Energy can be converted from one form into another, but all of the energy present before a change occurs always exists in some form after the change is completed. This observation is expressed in the law of conservation of energy: during a chemical or physical change, energy can be neither created nor destroyed, although it can change forms. (This is also one version of the first law of thermodynamics, as you will learn later in this module.)
When one substance is converted into another, there is always an associated conversion of one form of energy into another. Heat is usually released or absorbed, but sometimes the conversion involves light, electrical energy, or some other form of energy. For example, chemical energy (a type of potential energy) is stored in the molecules that compose gasoline. When gasoline is burned within the cylinders of a car’s engine, the rapidly expanding gaseous products of this chemical reaction generate kinetic energy when they move the pistons in an engine, which in turn rotate the wheels and move the car forward.
Historically, energy was measured in units of calories (cal). A calorie is the amount of energy required to raise one gram of water by 1 degree Celsius (1 kelvin). However, this quantity depends on the atmospheric pressure and the starting temperature of the water. The ease of measurement of energy changes in calories has meant that the calorie is still frequently used. The Calorie (with a capital C), or large calorie, commonly used in quantifying food energy content, is a kilocalorie (1 Cal = 1 kcal = 1000 cal). The SI unit of heat, work, and energy is the joule. A joule (J) is defined as the amount of energy used when a force of 1 newton moves an object 1 meter. It is named in honor of the English physicist James Prescott Joule. One joule is equivalent to 1 kg m2 s-2. A kilojoule (kJ) is 1000 joules. Another useful conversion factor: 1 calorie = 4.184 joules.
In humans, metabolism is typically measured in Calories per day. A nutritional calorie (i.e., Calorie) is the energy unit used to quantify the amount of energy derived from the metabolism of foods; one Calorie is equal the amount of energy needed to heat 1 kg of water by 1 °C.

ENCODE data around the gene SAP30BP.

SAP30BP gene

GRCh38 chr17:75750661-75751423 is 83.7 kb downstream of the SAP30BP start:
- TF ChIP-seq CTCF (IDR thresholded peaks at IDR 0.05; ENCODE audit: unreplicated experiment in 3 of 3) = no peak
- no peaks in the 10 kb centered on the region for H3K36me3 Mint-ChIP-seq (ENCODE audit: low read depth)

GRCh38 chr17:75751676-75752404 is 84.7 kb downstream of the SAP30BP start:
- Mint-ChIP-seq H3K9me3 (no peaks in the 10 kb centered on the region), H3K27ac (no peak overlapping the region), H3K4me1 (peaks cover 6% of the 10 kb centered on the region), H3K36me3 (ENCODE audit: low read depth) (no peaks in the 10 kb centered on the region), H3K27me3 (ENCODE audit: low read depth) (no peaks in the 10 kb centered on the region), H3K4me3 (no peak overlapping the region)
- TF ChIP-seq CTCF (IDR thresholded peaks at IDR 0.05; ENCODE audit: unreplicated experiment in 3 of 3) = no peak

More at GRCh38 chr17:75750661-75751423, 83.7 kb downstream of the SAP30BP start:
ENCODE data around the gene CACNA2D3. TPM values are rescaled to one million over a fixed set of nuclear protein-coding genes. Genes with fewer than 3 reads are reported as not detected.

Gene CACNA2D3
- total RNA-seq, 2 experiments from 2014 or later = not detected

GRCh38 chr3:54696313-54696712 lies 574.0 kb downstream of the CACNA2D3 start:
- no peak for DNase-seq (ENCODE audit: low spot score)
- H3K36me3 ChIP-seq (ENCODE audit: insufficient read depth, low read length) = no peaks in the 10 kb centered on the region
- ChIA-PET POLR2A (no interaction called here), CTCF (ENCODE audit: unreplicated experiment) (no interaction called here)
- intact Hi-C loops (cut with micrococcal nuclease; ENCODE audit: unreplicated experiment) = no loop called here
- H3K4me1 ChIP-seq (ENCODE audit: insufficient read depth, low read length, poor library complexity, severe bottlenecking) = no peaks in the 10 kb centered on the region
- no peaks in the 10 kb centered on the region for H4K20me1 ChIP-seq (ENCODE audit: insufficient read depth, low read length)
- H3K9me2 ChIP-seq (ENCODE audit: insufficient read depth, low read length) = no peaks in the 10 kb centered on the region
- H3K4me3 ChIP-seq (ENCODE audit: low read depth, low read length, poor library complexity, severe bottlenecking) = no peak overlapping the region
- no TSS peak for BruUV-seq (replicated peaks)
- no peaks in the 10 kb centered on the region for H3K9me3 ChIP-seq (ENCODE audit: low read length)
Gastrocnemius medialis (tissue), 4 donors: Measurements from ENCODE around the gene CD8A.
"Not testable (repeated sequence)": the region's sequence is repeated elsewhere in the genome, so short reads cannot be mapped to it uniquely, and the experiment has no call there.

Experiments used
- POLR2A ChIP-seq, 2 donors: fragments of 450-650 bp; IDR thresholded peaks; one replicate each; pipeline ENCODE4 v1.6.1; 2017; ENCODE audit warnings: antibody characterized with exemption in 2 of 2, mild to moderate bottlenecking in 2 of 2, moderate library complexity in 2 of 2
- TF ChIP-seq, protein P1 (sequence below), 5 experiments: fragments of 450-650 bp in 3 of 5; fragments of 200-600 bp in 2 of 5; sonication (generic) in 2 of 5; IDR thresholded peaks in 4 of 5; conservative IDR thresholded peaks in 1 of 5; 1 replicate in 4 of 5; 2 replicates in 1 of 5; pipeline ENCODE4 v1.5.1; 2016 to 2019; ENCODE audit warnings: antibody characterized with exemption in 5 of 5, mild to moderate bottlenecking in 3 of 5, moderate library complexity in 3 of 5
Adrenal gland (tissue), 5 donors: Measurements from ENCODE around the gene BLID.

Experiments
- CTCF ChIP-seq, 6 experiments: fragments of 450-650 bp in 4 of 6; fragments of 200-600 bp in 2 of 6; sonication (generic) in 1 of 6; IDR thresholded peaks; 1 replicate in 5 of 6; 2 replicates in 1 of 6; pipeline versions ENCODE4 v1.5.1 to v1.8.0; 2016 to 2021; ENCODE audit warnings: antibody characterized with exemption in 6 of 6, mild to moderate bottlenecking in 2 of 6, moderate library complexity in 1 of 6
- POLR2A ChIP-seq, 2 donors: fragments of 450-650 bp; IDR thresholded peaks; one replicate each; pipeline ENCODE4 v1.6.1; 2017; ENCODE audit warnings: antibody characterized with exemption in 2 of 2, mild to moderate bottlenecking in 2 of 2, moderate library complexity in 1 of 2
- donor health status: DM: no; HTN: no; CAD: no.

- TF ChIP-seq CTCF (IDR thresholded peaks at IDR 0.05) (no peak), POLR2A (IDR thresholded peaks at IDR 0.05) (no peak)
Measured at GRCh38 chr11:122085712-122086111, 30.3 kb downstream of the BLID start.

Chemistry in Real Life: Measuring Nutritional Calories
In your day-to-day life, you may be more familiar with energy being given in Calories, or nutritional calories, which are used to quantify the amount of energy in foods. One calorie (cal) = exactly 4.184 joules, and one Calorie (note the capitalization) = 1000 cal, or 1 kcal. (This is approximately the amount of energy needed to heat 1 kg of water by 1 °C.)
The macronutrients in food are proteins, carbohydrates, and fats or oils. Proteins provide about 4 Calories per gram, carbohydrates also provide about 4 Calories per gram, and fats and oils provide about 9 Calories/g. Nutritional labels on food packages show the caloric content of one serving of the food, as well as the breakdown into Calories from each of the three macronutrients.
Matter undergoing chemical reactions and physical changes can release or absorb heat. A change that releases heat is called an exothermic process. For example, the combustion reaction that occurs when using an oxyacetylene torch is an exothermic process—this process also releases energy in the form of light as evidenced by the torch’s flame (Figure 3). A reaction or change that absorbs heat is an endothermic process. A cold pack used to treat muscle strains provides an example of an endothermic process. When the substances in the cold pack (water and a salt such as ammonium nitrate) are brought together, the resulting process absorbs heat from your skin, lowering its temperature and leading to the sensation of cold.